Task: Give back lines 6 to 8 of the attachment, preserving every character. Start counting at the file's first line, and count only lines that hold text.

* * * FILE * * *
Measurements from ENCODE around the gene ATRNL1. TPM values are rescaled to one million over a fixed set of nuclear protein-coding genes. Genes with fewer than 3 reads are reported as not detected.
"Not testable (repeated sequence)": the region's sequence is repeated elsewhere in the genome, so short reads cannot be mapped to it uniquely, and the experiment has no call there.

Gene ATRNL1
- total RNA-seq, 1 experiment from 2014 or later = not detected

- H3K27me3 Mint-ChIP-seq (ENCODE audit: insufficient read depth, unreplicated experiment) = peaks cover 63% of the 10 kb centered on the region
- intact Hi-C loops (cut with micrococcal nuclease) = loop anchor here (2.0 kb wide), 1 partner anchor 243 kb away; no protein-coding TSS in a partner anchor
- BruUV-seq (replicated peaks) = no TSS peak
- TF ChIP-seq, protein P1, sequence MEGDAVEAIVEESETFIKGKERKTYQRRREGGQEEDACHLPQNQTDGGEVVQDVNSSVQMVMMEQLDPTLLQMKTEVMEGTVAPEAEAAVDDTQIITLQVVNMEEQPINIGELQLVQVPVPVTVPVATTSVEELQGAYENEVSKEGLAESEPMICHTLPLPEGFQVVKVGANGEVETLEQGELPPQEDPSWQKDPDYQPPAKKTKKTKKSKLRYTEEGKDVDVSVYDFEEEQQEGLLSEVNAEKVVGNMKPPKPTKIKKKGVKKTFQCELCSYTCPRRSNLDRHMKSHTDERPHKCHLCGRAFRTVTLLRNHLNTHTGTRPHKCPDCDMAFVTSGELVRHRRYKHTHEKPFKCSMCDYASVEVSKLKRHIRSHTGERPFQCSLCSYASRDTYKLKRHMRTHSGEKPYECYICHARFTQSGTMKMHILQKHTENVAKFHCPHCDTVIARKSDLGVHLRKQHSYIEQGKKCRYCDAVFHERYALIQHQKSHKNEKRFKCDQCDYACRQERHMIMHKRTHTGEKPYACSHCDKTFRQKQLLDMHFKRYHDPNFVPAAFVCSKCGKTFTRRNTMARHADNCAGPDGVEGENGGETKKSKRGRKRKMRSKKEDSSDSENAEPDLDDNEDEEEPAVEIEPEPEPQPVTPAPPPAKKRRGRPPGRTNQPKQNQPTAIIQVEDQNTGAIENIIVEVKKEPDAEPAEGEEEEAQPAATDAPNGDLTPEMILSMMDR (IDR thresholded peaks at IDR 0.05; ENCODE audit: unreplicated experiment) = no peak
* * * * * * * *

- intact Hi-C loops (cut with micrococcal nuclease) = loop anchor here (2.0 kb wide), 1 partner anchor 243 kb away; no protein-coding TSS in a partner anchor
- BruUV-seq (replicated peaks) = no TSS peak
- TF ChIP-seq, protein P1, sequence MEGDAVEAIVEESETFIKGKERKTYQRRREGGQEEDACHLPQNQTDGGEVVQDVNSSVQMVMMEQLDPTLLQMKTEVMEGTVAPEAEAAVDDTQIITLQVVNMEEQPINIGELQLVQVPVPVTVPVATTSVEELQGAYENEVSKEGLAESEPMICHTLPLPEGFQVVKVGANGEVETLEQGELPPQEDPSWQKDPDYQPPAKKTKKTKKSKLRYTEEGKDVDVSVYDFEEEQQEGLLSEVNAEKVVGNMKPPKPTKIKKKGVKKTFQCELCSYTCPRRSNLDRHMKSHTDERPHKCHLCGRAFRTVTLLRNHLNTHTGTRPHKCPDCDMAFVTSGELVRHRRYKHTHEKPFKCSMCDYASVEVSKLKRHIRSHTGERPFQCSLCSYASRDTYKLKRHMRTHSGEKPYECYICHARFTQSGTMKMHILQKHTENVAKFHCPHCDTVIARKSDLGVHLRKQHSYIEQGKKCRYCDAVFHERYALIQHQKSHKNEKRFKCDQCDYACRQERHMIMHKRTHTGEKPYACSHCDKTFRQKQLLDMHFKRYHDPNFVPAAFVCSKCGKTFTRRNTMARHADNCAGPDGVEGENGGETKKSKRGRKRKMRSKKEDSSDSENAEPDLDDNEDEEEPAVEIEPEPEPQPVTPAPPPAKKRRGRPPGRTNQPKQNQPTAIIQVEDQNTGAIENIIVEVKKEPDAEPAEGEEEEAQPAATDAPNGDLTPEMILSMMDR (IDR thresholded peaks at IDR 0.05; ENCODE audit: unreplicated experiment) = no peak